Star Wars: The Force Unleashed • Page 2

Delusions of grandeur?

With Force Grip, your projectiles can range from small crates, rocks and droids to huge boulders, large structures, and great chunks of vegetation. But there are few things as pleasing as grabbing a Wookiee or a Stormtrooper and swishing them around in mid-air as their limbs flail wildly, before either shooting them skywards, into each other, or frying them with Force lightning before smashing them into the ground. And there is something indescribably wonderful about plucking a soaring TIE Fighter out of the sky and dragging it to its destruction.

The controls are mostly slick: you grab on to a locked-on item using the right trigger on 360 (the version reviewed here). Then it's the left stick to move the object backwards and forwards, and the right stick for up and down. You can either set it down gently by releasing the trigger, or point in the desired direction and release to fling it. While it works most of the time, this latter option proved frustratingly hit and miss on occasion - with objects flying off in anything but the direction intended, seemingly locked-on to an enemy elsewhere in the area.

What works at a distance, does start to go a bit wrong up close. Trying to use Force Grip in the heat of battle in a confined space can become an irritating exercise in chance thanks to a temperamental auto-locking mechanic. And the illogically fixed camera angles used during several boss fights only exacerbate the problem. Still, overall, the moments of Force-flinging delight outweigh these gripes.

Lightsaber combat is less rewarding and rarely rises above mindless button-bashing. It's initially satisfying (what's not to like about cutting down hordes of walking carpets with your laser sword?) but ultimately shallow.

LucasArts' solution is to provide numerous moves to learn via the upgrade system, accessed via button-combos. But while some of these look cool, there's little strategic depth: it's still button-bashing, however you dress it up. At this point it will boil down to how you choose to play: you may want to unlock absolutely everything and use a different attack on every enemy you encounter. No doubt you'll glean enjoyment from that, but it won't materially facilitate your progress through the game.

The Force, unleashed. Still think Jedis are cool?

I hate Quick Time Events. You may not, but in any case you should know The Force Unleashed is riddled with them. Every boss battle ends with a small series of tediously unchallenging button sequences to match, so your foe can be despatched with a scripted flourish. I understand the dramatic purpose behind QTEs, but as a gameplay substitute they stink. When you're too busy focusing on the symbols to watch large chunks of the directed sequences, what exactly is the point?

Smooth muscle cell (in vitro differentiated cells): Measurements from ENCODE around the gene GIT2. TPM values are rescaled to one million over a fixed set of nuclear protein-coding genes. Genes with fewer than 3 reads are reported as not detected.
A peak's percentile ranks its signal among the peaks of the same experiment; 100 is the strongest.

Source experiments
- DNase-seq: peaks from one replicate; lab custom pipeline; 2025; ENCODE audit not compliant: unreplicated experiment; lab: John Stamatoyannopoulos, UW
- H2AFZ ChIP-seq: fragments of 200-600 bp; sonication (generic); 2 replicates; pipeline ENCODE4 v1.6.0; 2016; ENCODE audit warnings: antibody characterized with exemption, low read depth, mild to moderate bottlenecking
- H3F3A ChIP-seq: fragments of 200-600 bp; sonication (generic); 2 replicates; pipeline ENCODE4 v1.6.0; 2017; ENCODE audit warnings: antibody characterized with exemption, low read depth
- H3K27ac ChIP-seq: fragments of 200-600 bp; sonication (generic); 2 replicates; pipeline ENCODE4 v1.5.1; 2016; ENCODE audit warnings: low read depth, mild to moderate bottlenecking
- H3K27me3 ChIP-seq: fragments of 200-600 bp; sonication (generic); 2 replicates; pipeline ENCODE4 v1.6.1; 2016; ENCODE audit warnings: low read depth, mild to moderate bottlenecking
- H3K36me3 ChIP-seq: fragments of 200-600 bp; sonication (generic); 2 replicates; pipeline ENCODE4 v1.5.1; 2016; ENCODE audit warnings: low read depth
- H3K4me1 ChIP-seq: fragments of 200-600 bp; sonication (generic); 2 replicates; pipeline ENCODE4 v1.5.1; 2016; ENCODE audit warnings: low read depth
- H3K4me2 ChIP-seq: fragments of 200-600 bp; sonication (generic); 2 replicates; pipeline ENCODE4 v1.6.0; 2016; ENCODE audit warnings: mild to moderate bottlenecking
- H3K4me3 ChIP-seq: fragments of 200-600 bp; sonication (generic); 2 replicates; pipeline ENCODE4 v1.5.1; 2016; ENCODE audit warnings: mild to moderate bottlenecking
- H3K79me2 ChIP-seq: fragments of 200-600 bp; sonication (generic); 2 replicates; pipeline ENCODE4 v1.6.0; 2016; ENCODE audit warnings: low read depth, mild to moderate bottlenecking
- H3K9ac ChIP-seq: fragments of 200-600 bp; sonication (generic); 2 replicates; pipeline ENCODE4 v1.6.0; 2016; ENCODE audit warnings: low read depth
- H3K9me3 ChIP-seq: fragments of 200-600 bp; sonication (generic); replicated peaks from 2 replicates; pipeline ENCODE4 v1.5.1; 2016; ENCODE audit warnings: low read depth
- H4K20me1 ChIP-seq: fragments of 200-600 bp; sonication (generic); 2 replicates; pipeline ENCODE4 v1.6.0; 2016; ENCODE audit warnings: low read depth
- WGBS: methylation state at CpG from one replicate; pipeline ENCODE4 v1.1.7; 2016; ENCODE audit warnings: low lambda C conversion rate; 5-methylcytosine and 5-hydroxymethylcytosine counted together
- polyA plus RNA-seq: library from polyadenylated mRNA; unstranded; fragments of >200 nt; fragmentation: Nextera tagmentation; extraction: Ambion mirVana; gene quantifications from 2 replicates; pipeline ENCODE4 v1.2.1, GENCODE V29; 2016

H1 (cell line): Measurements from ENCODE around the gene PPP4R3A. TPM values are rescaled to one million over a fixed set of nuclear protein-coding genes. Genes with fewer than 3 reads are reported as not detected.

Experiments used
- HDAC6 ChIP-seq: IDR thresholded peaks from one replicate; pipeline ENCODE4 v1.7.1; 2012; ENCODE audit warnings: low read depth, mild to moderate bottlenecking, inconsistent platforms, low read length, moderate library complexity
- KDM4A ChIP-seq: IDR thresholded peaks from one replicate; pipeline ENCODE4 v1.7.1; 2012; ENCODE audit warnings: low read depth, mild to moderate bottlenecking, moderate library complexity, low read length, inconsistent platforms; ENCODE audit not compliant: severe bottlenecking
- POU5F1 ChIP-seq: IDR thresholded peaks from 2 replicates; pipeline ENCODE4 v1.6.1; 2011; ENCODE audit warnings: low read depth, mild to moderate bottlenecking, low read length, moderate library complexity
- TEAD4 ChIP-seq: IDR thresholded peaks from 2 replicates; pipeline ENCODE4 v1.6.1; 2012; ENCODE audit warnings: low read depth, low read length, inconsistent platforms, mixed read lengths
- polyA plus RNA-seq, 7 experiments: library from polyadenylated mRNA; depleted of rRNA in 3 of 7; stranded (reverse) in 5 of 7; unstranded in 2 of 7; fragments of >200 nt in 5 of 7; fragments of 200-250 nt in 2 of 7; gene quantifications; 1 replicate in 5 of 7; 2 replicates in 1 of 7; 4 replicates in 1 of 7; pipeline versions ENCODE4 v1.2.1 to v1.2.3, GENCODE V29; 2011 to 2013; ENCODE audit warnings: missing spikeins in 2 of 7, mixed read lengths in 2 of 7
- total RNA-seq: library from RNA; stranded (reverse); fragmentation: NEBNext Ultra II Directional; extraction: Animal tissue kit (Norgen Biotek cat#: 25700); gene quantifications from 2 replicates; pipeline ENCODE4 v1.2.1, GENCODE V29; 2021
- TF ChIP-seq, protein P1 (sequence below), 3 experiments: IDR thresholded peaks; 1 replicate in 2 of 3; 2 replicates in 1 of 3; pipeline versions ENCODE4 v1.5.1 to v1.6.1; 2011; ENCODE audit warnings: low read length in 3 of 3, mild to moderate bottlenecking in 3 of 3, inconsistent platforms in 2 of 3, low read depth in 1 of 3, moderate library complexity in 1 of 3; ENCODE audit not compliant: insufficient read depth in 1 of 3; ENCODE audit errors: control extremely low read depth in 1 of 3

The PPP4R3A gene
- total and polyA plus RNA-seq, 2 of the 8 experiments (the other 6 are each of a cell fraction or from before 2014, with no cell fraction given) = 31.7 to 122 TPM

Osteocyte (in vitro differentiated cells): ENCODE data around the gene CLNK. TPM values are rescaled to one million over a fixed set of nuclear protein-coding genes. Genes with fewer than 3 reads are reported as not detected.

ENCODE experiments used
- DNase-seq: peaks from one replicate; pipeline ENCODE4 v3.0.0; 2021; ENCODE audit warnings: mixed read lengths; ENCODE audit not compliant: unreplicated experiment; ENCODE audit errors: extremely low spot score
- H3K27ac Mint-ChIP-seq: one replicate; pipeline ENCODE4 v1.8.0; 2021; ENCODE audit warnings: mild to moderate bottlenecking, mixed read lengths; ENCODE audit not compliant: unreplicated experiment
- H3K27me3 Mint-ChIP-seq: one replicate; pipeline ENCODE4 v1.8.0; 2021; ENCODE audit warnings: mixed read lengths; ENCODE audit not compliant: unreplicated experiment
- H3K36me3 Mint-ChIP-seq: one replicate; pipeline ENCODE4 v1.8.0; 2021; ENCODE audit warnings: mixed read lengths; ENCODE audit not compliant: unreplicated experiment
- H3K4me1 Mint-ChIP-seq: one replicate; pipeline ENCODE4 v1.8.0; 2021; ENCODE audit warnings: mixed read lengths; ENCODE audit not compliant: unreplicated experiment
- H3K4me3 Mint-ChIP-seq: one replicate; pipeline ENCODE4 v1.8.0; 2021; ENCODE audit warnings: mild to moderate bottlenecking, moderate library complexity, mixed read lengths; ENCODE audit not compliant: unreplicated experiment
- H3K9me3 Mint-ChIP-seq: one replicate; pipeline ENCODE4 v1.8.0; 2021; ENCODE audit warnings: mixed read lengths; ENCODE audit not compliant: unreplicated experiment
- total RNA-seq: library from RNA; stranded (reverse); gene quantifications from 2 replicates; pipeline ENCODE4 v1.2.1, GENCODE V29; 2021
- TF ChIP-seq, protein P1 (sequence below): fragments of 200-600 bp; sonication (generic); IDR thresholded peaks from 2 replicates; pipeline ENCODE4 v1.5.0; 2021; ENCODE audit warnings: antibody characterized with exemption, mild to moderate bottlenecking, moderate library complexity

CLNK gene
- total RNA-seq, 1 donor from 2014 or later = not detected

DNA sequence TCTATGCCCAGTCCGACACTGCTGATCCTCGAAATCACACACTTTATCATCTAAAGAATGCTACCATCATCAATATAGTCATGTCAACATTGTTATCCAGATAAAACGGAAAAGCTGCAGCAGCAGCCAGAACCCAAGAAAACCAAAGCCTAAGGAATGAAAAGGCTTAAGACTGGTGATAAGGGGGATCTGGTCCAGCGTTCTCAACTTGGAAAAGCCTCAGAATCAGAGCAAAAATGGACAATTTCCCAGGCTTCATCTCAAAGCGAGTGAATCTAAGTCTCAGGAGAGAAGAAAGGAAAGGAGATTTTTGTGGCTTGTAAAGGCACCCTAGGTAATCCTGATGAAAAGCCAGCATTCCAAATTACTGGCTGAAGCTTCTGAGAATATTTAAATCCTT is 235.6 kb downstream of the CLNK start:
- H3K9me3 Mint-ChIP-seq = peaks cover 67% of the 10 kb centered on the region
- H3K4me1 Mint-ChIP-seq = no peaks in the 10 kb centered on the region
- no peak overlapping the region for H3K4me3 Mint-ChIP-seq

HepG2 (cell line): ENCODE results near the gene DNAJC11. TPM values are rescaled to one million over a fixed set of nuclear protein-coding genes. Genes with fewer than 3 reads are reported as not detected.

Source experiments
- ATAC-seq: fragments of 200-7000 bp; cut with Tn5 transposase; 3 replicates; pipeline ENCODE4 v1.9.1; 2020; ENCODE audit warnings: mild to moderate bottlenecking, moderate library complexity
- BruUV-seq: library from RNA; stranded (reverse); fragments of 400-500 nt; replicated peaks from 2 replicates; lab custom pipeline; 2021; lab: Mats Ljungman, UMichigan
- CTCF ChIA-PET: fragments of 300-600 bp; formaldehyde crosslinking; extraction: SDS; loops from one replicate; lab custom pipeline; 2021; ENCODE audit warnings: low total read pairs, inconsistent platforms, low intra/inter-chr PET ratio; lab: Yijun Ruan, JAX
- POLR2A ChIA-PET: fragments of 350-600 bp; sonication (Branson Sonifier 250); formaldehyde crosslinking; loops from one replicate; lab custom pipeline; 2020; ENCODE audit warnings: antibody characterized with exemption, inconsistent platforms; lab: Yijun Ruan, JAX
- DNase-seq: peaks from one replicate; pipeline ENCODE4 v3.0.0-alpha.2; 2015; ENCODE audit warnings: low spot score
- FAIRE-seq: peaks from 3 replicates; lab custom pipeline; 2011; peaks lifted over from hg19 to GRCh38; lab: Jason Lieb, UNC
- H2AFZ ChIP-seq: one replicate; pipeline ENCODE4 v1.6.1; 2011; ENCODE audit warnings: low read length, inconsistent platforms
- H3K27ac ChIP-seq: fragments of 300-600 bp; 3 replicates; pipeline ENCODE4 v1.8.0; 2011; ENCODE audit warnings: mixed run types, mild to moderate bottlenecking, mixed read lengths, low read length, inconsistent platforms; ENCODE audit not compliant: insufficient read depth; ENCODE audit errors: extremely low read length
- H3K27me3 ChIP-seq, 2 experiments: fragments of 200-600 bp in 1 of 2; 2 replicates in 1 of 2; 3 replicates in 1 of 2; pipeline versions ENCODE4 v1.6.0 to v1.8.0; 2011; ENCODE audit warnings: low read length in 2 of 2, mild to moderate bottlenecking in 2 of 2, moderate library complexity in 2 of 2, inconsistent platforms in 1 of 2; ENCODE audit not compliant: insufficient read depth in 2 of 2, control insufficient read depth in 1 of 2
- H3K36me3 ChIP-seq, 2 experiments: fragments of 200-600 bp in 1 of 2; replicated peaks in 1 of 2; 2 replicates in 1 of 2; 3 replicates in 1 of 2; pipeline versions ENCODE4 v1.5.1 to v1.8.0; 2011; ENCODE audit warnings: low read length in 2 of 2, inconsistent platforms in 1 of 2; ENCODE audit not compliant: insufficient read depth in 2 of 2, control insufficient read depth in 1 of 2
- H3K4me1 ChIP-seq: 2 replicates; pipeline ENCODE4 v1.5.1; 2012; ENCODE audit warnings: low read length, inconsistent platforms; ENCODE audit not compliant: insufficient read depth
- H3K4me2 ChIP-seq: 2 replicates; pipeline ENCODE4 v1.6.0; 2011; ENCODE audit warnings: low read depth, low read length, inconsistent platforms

More disappointing, though, is the reliance on QTEs for some of your more challenging foes in general gameplay (of which there are many). What is a dramatically acceptable way of tying up a major game moment becomes an annoying distraction mid-level. This is a game that gives you incredible powers with which to manipulate your environment in ever more creative ways, and then repeatedly snaps you out of the action to idly stab at a few buttons so it can show the sequence where you chop the AT-ST in half again.

Doubtless there are balancing reasons behind this but, given the technology driving the game, it seems a shame the designers couldn't come up with a workable way for our apprentice to, say, pull apart an AT-ST in real-time.

Balance is probably the main issue with The Force Unleashed. As highlighted in the opening mission, your kick-ass powers can devastate scores of enemies with little effort. So to create challenge, the developer seeks to overwhelm the player with numbers; in the game's larger spaces you will routinely be faced with enemies attacking you from all sides.

No apprentice is complete without an irritating android sidekick. Proxy is a holodroid, and responsible for some big moments late on...

For example, in an Imperial hangar you might have around 20 Stormtroopers gunning for you - some energy-shielded and packing deadly rapid-fire weapons. Meanwhile there's an AT-ST stomping around, using a gravity gun to chuck metal crates in your direction, while snipers on a higher level take potshots with laser-guided rifles. The only way out is to use your Force powers on a door lock and, as it stands, you can't stand still for more than a couple of seconds.

At times like this, The Force Unleashed is magic: the sheer volume and variety of enemies clashes with your own explosive dark powers to produce some wonderfully intense, memorable encounters. If only more of the game played out at this level. And it's during the outdoor stages that you begin to realise how much trickery is involved.

When you have room to manoeuvre, the game's generally low difficulty is all too apparent. The scale and detail of the environments are regularly stunning; the flipside is that you can see groups of enemies and target them from afar with projectiles before they even remember they're holding guns, allowing you to clear the way ahead without breaking sweat.

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About the author

Johnny Minkley

Johnny Minkley

Contributor  |  johnnyminkley

Johnny Minkley is a veteran games writer and broadcaster, former editor of Eurogamer TV, VP of gaming charity SpecialEffect, and hopeless social media addict.


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